The ongoing race to the bottom for currencies this year is hurtling towards a zero-sum result.
Financial markets have all but shut the door to a Federal Reserve rate hike in September, following a rout in stocks, currencies and commodities this past week, but economy watchers are only now warming up to the idea — in public at least.
Brazil’s relentless series of interest rates hikes is successfully lowering inflation expectations – despite recent signs to the contrary, from lottery to tomato prices.
The U.S. Federal Reserve may find it even more tough to raise interest rates as the year wears on if dwindling expectations for growth are any guide.
The Bank of Canada will almost certainly hold policy steady on Wednesday but nearly half of the banks who do business directly with it predict at least one more rate cut this year.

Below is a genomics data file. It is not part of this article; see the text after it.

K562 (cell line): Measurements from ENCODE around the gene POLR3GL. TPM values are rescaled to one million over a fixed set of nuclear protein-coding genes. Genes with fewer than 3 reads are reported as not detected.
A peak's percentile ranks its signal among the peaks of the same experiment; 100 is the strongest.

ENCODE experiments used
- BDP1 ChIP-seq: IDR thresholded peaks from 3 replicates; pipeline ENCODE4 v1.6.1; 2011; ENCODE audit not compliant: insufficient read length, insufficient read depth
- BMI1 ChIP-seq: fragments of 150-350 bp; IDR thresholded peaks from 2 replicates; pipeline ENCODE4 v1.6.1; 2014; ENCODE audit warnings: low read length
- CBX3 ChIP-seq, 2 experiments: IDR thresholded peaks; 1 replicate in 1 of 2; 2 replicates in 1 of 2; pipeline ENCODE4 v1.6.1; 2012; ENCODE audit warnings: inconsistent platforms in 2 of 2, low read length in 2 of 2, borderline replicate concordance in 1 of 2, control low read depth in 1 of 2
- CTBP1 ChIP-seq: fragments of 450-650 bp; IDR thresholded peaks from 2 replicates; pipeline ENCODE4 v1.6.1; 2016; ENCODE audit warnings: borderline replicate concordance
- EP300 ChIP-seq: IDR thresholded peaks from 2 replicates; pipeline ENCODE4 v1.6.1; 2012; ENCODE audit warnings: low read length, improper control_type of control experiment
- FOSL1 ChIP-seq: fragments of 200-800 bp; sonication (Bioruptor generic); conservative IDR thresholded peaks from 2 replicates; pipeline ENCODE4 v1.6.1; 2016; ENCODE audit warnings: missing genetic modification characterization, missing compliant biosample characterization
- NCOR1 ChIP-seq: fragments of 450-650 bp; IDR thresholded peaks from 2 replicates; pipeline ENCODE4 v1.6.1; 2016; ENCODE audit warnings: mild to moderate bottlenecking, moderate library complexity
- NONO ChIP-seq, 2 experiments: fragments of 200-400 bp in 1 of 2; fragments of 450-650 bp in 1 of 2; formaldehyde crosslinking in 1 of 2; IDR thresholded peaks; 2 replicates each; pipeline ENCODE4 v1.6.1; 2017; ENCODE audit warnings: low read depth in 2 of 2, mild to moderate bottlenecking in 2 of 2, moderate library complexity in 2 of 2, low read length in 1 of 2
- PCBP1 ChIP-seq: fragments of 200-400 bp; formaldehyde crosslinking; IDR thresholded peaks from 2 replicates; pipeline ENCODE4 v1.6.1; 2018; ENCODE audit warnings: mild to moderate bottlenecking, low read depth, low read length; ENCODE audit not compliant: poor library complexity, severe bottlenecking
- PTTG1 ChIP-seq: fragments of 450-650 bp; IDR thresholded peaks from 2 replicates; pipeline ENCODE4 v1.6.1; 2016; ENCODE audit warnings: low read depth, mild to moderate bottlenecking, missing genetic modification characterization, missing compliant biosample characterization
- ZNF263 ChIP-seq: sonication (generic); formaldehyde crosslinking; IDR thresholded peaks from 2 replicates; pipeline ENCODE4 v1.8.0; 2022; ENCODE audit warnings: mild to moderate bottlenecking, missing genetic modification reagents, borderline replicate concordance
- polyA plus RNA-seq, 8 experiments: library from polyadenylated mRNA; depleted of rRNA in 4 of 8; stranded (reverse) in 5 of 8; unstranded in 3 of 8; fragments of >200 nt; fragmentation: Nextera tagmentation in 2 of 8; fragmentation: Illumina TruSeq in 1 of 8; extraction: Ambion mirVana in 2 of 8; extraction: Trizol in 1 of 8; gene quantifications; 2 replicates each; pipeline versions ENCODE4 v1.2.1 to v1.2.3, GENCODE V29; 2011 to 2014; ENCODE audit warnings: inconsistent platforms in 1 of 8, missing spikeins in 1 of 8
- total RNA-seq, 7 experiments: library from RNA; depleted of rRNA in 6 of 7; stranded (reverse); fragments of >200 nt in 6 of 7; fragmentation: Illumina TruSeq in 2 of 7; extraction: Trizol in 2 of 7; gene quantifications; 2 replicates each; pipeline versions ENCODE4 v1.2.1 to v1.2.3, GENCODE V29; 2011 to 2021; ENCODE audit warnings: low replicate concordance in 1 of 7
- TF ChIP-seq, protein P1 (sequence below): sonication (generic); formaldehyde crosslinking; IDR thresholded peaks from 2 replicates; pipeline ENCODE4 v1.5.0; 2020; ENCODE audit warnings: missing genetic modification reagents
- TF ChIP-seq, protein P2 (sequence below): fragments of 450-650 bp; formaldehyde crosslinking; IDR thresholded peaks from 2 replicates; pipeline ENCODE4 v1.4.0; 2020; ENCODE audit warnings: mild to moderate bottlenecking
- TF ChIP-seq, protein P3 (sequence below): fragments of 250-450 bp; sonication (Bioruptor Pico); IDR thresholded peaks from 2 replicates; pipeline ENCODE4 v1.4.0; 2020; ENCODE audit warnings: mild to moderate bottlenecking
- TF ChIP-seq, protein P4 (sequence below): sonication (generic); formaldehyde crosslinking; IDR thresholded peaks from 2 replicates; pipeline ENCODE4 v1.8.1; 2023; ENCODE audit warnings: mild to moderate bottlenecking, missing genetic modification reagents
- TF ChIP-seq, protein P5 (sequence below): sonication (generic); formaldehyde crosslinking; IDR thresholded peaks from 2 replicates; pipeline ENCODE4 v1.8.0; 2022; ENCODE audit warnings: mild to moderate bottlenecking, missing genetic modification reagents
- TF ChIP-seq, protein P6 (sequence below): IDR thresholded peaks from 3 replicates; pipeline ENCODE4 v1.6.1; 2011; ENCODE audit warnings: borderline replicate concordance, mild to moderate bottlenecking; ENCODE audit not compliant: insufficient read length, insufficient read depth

For all the measures India’s central bank has taken to increase transparency in policy making, predicting rate moves by Governor Raghuram Rajan is still difficult.
Fed Chair Janet Yellen may signal later today that she is no longer patient about when to consider raising rates but any eventual hike is likely to come after June, judging by how many key economic reports so far this year have undercut expectations.
“It could happen sooner than markets currently expect.”
That was the bomb of a headline Bank of England Mark Carney dropped in a speech on Thursday that suggested a significant change in tone at the bank.
Faith that the U.S. economy may finally be at a turning point for the better appears to be on the rise, as many ramp up expectations for a better Q2 and second half of the year.